Fans of Schutt, a finalist for the National Book Award and the Pulitzer Prize, expect to be thrown off balance and relish the sensation. Indeed, this collection of 11 stories, stretched on a taut diagonal between Maine and Los Angeles, nimbly kicks us sideways at every turn. Schutt’s stories—awash in money, lush foliage and coyly named houses—menace and sometimes subsume their desperate characters ... The stories are full of trapdoors, but Schutt’s craft is seamless.
Several of the stories are miniatures, almost vignettes. What they all have in common is a visceral, unsettling clarity that makes them stick ... While Schutt is known as a stylist, she’s also a purveyor of suspense this time around. The result is that these moody, often prickly, stories can veer into unexpected territory, keeping us on our toes ... Surely, contentment is not the standard recipe for narratives that explore its opposite, especially stories that are so complex and nuanced. But whatever brings such stories to the page, readers can only hope for more of it.
Her many fans will surely admire Christine Schutt’s Pure Hollywood: and Other Stories,” but readers new to Schutt might want to brace themselves ... Schutt’s descriptions can startle: “Opalesce is a gauzy word to describe what the sky is doing.” But few proverbial breaks are given.
Schutt’s Los Angeles, replete with inextinguishable fires and gun-wielding children, reflects the content of today’s news stories, yet the prosody of her phrases, the sinuous assonance and the juxtapositions of images, points to her literary roots in twentieth century New York ... The intense focus [Gordon] Lish urged his authors to pay to the sound of their sentences plays out in Schutt’s nimble and voluble prose ... In this book, perhaps the best of her career, she has drawn together her various talents and methodologies into something singular ... Schutt’s flirtation with postmodernism is so moving and effective it may make the reader close Pure Hollywood and look at its sulphur-pink cover ... Whatever their surroundings, the inhabitants of Pure Hollywood are fascinatingly impure and always worth reading about.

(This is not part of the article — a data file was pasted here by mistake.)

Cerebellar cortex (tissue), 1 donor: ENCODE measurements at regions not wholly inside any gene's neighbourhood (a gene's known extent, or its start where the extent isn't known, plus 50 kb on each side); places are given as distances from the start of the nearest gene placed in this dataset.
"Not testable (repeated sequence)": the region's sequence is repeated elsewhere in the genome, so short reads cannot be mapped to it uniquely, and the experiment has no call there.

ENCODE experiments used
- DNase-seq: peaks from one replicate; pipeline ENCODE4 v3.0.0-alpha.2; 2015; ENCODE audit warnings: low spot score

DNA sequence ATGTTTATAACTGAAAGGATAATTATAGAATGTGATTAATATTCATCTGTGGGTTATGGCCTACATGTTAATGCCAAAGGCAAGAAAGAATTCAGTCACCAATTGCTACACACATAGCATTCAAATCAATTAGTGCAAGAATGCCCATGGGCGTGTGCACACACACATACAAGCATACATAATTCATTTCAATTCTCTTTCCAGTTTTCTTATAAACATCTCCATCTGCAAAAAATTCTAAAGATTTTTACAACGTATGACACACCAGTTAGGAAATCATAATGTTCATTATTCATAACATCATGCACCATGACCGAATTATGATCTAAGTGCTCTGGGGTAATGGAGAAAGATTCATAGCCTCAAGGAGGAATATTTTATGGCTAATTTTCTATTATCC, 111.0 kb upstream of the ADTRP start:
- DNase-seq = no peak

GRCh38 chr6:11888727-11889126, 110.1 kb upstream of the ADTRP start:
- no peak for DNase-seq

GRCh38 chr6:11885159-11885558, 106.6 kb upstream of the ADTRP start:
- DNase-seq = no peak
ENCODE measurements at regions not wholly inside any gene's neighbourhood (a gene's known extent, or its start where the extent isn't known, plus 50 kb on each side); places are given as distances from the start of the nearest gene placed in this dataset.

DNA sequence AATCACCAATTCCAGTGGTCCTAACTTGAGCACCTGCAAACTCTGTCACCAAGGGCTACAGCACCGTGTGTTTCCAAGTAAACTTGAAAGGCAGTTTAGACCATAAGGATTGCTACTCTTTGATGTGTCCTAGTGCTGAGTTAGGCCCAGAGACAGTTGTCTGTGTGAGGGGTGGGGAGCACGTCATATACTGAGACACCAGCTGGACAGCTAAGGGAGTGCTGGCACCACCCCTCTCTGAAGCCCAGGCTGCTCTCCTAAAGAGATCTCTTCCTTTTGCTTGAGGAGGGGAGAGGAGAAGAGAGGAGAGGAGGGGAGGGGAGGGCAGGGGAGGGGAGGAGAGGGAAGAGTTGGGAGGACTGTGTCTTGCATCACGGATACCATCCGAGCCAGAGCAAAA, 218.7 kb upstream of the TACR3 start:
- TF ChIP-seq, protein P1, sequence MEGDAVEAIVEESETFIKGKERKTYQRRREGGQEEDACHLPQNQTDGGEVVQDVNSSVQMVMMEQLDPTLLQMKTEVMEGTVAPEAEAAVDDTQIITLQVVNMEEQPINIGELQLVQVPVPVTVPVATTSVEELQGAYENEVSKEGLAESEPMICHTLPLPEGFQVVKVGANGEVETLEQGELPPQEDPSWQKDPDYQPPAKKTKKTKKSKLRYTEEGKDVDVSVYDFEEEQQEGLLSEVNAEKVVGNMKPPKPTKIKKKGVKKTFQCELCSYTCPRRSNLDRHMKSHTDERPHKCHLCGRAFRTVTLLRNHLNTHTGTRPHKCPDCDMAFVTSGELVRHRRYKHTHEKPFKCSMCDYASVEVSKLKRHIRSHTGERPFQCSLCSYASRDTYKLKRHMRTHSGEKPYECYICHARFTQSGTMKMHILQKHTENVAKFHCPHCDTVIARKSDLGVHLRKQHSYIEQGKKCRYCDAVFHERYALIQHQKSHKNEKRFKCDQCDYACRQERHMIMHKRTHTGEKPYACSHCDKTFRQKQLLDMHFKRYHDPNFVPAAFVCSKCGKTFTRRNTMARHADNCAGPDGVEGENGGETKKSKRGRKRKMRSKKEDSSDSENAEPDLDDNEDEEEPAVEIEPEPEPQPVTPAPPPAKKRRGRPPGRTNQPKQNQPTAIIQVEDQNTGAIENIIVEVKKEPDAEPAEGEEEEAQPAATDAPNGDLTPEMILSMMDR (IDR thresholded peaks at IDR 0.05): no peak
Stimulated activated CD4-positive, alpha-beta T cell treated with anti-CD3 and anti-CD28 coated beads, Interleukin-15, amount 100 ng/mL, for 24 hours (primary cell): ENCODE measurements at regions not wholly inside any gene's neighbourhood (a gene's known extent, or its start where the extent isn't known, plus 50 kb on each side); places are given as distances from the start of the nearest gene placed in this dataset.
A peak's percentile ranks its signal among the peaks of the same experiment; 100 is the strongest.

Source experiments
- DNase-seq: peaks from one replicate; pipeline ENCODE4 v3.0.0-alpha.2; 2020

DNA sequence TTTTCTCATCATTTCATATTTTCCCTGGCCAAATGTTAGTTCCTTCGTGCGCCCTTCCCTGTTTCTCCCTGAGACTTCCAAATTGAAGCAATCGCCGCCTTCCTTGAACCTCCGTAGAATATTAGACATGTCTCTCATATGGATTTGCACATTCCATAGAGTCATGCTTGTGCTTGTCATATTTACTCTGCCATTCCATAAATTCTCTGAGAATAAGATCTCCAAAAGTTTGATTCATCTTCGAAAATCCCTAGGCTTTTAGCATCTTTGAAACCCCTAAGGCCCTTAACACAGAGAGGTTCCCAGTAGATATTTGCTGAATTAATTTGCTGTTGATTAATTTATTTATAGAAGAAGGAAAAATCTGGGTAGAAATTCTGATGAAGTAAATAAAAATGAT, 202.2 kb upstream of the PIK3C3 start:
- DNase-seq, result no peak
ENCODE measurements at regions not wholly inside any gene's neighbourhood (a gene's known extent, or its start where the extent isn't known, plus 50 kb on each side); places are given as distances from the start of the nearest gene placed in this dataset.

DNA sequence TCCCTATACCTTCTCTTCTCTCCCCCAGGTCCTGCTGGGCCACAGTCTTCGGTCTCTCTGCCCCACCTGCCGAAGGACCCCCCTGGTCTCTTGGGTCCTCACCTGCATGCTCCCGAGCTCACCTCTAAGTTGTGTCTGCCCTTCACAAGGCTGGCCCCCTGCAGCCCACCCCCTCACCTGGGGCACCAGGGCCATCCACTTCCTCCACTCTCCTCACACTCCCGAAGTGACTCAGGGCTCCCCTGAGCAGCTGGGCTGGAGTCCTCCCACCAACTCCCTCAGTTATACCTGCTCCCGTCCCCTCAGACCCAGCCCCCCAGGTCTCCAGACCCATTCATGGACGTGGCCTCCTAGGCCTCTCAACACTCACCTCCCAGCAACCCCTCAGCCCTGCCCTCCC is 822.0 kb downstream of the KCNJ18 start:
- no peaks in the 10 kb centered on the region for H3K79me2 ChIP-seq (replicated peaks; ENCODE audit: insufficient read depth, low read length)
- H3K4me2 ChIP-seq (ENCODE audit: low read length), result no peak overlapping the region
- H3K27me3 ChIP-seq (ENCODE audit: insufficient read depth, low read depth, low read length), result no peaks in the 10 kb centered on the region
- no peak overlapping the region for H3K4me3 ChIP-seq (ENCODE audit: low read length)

Brevity, tautness, rigor, surprise: these are the commonly accepted qualities of a good short story, and all are on display in Christine Schutt’s new collection Pure Hollywood ... Widely praised for her craftsmanship, Schutt delivers precise and novel observations ... Her attention to sound and wordcraft isn’t idle aestheticism; as in poetry, it establishes mood and strengthens the sensual to produce in the reader the feeling of ideas or emotions too complex, delicate, or strange to say outright ... Distasteful characters can still engage a reader’s interest and sympathy, but at times Schutt’s linguistic dexterity proves stronger than her characterization.
Nobody writes like Schutt, the National Book Award–finalist author of Florida, and her latest collection is the perfect entry point for readers new to her work ... Schutt is always in control in this work by an experimental American writer of unparalleled style.
Author of three novels and two short story collections, Christine Schutt, with the exacting grace of a water-skier, takes us prickly places we don’t want to go in her latest story collection ... Schutt’s...ten stories vary greatly in length, but they share an atmosphere, always carrying the sensation of the West...Their plots often pebble like water over skin and dissipate. And the pace is a sprint, always toward the horizon. While Schutt sucks the romance right out of any situation, and even in her flash fiction holds us somewhere longer than is comfortable, she makes us wonder if there is exactly where we should be. Unnerved while taking pleasure in her language, lost among her characters in the never-ending desert, we wince from pain and sometimes from beauty also.